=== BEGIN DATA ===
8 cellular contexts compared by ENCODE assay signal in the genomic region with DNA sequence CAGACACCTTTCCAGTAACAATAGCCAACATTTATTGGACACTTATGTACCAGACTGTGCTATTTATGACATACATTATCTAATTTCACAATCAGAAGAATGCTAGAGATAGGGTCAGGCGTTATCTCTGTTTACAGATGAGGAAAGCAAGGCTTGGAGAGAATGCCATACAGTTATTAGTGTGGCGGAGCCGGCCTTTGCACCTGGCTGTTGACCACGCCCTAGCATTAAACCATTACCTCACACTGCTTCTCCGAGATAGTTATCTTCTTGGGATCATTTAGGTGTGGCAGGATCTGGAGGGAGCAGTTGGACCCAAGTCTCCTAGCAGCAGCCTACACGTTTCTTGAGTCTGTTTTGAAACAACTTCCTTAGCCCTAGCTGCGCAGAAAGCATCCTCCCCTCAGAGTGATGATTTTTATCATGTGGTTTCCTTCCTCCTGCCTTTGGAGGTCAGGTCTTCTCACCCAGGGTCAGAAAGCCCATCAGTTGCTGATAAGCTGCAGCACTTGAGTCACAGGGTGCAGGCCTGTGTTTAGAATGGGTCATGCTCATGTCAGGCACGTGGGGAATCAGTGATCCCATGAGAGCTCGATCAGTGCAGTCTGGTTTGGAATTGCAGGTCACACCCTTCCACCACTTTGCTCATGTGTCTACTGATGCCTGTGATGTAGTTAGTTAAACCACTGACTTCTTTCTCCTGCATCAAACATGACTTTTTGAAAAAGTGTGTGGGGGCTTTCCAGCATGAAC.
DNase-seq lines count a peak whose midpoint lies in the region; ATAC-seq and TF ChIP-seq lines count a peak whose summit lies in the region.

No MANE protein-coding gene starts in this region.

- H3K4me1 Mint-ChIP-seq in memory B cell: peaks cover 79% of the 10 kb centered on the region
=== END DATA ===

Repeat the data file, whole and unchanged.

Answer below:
8 cellular contexts compared by ENCODE assay signal in the genomic region with DNA sequence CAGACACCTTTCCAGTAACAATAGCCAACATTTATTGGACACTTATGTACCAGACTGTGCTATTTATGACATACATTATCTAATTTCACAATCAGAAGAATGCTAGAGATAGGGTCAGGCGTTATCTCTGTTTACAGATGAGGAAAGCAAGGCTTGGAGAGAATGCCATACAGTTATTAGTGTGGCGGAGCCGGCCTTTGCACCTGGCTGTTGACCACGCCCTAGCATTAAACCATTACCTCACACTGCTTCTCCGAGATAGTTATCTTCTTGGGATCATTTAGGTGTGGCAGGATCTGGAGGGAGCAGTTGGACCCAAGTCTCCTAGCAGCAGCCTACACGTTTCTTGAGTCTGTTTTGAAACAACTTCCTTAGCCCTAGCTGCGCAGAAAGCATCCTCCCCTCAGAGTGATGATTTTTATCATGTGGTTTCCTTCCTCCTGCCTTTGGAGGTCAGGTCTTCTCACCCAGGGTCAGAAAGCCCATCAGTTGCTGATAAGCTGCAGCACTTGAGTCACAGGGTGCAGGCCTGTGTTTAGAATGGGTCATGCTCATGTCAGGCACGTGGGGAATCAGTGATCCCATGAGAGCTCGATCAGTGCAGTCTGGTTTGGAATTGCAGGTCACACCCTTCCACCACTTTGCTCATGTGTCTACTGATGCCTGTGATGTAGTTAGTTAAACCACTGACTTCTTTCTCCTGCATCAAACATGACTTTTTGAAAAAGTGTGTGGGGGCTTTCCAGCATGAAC.
DNase-seq lines count a peak whose midpoint lies in the region; ATAC-seq and TF ChIP-seq lines count a peak whose summit lies in the region.

No MANE protein-coding gene starts in this region.

- H3K4me1 Mint-ChIP-seq in memory B cell: peaks cover 79% of the 10 kb centered on the region